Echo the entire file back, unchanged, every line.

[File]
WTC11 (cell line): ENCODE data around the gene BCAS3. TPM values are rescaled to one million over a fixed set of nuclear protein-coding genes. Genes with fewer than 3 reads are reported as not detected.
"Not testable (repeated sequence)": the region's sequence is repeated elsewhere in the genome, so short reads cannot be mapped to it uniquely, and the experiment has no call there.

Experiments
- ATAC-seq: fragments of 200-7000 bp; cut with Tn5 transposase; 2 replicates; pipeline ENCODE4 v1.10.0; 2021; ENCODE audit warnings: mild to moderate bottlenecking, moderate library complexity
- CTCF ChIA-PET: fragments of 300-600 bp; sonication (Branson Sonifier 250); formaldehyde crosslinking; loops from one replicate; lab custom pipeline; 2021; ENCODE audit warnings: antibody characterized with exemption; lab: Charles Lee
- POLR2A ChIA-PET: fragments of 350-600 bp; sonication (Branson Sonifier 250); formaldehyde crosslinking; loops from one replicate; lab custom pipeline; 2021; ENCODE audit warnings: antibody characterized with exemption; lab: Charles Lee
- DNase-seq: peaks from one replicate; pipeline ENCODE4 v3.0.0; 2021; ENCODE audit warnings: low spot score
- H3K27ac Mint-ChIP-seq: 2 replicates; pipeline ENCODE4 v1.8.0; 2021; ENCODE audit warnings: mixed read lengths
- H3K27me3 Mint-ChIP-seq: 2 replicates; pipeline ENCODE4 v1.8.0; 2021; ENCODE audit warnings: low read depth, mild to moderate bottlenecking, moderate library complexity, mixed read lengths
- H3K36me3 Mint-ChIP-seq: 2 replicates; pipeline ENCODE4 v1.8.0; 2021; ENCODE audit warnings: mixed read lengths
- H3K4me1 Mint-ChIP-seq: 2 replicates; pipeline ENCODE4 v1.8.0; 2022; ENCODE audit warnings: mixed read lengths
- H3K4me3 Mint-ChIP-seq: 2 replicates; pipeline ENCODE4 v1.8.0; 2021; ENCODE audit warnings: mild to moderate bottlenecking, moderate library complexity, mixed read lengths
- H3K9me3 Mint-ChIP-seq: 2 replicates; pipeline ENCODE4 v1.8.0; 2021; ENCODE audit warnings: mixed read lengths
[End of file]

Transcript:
WTC11 (cell line): ENCODE data around the gene BCAS3. TPM values are rescaled to one million over a fixed set of nuclear protein-coding genes. Genes with fewer than 3 reads are reported as not detected.
"Not testable (repeated sequence)": the region's sequence is repeated elsewhere in the genome, so short reads cannot be mapped to it uniquely, and the experiment has no call there.

Experiments
- ATAC-seq: fragments of 200-7000 bp; cut with Tn5 transposase; 2 replicates; pipeline ENCODE4 v1.10.0; 2021; ENCODE audit warnings: mild to moderate bottlenecking, moderate library complexity
- CTCF ChIA-PET: fragments of 300-600 bp; sonication (Branson Sonifier 250); formaldehyde crosslinking; loops from one replicate; lab custom pipeline; 2021; ENCODE audit warnings: antibody characterized with exemption; lab: Charles Lee
- POLR2A ChIA-PET: fragments of 350-600 bp; sonication (Branson Sonifier 250); formaldehyde crosslinking; loops from one replicate; lab custom pipeline; 2021; ENCODE audit warnings: antibody characterized with exemption; lab: Charles Lee
- DNase-seq: peaks from one replicate; pipeline ENCODE4 v3.0.0; 2021; ENCODE audit warnings: low spot score
- H3K27ac Mint-ChIP-seq: 2 replicates; pipeline ENCODE4 v1.8.0; 2021; ENCODE audit warnings: mixed read lengths
- H3K27me3 Mint-ChIP-seq: 2 replicates; pipeline ENCODE4 v1.8.0; 2021; ENCODE audit warnings: low read depth, mild to moderate bottlenecking, moderate library complexity, mixed read lengths
- H3K36me3 Mint-ChIP-seq: 2 replicates; pipeline ENCODE4 v1.8.0; 2021; ENCODE audit warnings: mixed read lengths
- H3K4me1 Mint-ChIP-seq: 2 replicates; pipeline ENCODE4 v1.8.0; 2022; ENCODE audit warnings: mixed read lengths
- H3K4me3 Mint-ChIP-seq: 2 replicates; pipeline ENCODE4 v1.8.0; 2021; ENCODE audit warnings: mild to moderate bottlenecking, moderate library complexity, mixed read lengths
- H3K9me3 Mint-ChIP-seq: 2 replicates; pipeline ENCODE4 v1.8.0; 2021; ENCODE audit warnings: mixed read lengths